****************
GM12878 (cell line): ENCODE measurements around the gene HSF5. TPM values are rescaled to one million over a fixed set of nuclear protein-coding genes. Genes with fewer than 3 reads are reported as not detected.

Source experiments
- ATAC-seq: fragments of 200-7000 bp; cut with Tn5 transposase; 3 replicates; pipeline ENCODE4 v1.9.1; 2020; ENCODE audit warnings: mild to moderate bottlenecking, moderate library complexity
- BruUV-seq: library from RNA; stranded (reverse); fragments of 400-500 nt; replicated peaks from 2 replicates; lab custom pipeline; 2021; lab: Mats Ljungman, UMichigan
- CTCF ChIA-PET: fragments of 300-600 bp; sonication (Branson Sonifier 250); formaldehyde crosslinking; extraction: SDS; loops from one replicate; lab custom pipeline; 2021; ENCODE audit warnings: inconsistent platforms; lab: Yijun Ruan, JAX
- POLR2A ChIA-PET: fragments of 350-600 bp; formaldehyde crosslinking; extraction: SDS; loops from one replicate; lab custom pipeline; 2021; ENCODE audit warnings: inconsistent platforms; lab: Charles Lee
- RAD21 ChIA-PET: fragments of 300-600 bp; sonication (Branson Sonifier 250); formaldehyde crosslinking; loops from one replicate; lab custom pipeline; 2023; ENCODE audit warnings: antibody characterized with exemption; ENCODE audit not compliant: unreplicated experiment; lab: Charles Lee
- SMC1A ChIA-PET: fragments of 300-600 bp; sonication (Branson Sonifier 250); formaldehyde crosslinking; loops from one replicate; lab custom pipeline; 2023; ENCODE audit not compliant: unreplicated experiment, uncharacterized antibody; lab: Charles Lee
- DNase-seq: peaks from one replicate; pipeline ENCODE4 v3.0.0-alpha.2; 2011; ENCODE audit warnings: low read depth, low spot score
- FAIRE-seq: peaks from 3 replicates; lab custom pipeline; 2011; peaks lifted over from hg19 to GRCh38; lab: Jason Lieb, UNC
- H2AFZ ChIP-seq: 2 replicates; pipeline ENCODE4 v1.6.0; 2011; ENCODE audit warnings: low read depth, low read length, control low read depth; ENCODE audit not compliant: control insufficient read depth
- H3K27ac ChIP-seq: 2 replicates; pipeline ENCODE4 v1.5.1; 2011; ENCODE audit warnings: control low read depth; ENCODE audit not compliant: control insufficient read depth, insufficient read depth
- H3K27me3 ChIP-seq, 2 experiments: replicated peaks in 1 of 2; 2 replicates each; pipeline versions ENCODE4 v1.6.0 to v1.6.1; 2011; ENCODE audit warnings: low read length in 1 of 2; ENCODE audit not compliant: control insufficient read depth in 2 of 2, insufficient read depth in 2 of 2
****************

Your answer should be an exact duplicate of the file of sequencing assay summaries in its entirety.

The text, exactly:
GM12878 (cell line): ENCODE measurements around the gene HSF5. TPM values are rescaled to one million over a fixed set of nuclear protein-coding genes. Genes with fewer than 3 reads are reported as not detected.

Source experiments
- ATAC-seq: fragments of 200-7000 bp; cut with Tn5 transposase; 3 replicates; pipeline ENCODE4 v1.9.1; 2020; ENCODE audit warnings: mild to moderate bottlenecking, moderate library complexity
- BruUV-seq: library from RNA; stranded (reverse); fragments of 400-500 nt; replicated peaks from 2 replicates; lab custom pipeline; 2021; lab: Mats Ljungman, UMichigan
- CTCF ChIA-PET: fragments of 300-600 bp; sonication (Branson Sonifier 250); formaldehyde crosslinking; extraction: SDS; loops from one replicate; lab custom pipeline; 2021; ENCODE audit warnings: inconsistent platforms; lab: Yijun Ruan, JAX
- POLR2A ChIA-PET: fragments of 350-600 bp; formaldehyde crosslinking; extraction: SDS; loops from one replicate; lab custom pipeline; 2021; ENCODE audit warnings: inconsistent platforms; lab: Charles Lee
- RAD21 ChIA-PET: fragments of 300-600 bp; sonication (Branson Sonifier 250); formaldehyde crosslinking; loops from one replicate; lab custom pipeline; 2023; ENCODE audit warnings: antibody characterized with exemption; ENCODE audit not compliant: unreplicated experiment; lab: Charles Lee
- SMC1A ChIA-PET: fragments of 300-600 bp; sonication (Branson Sonifier 250); formaldehyde crosslinking; loops from one replicate; lab custom pipeline; 2023; ENCODE audit not compliant: unreplicated experiment, uncharacterized antibody; lab: Charles Lee
- DNase-seq: peaks from one replicate; pipeline ENCODE4 v3.0.0-alpha.2; 2011; ENCODE audit warnings: low read depth, low spot score
- FAIRE-seq: peaks from 3 replicates; lab custom pipeline; 2011; peaks lifted over from hg19 to GRCh38; lab: Jason Lieb, UNC
- H2AFZ ChIP-seq: 2 replicates; pipeline ENCODE4 v1.6.0; 2011; ENCODE audit warnings: low read depth, low read length, control low read depth; ENCODE audit not compliant: control insufficient read depth
- H3K27ac ChIP-seq: 2 replicates; pipeline ENCODE4 v1.5.1; 2011; ENCODE audit warnings: control low read depth; ENCODE audit not compliant: control insufficient read depth, insufficient read depth
- H3K27me3 ChIP-seq, 2 experiments: replicated peaks in 1 of 2; 2 replicates each; pipeline versions ENCODE4 v1.6.0 to v1.6.1; 2011; ENCODE audit warnings: low read length in 1 of 2; ENCODE audit not compliant: control insufficient read depth in 2 of 2, insufficient read depth in 2 of 2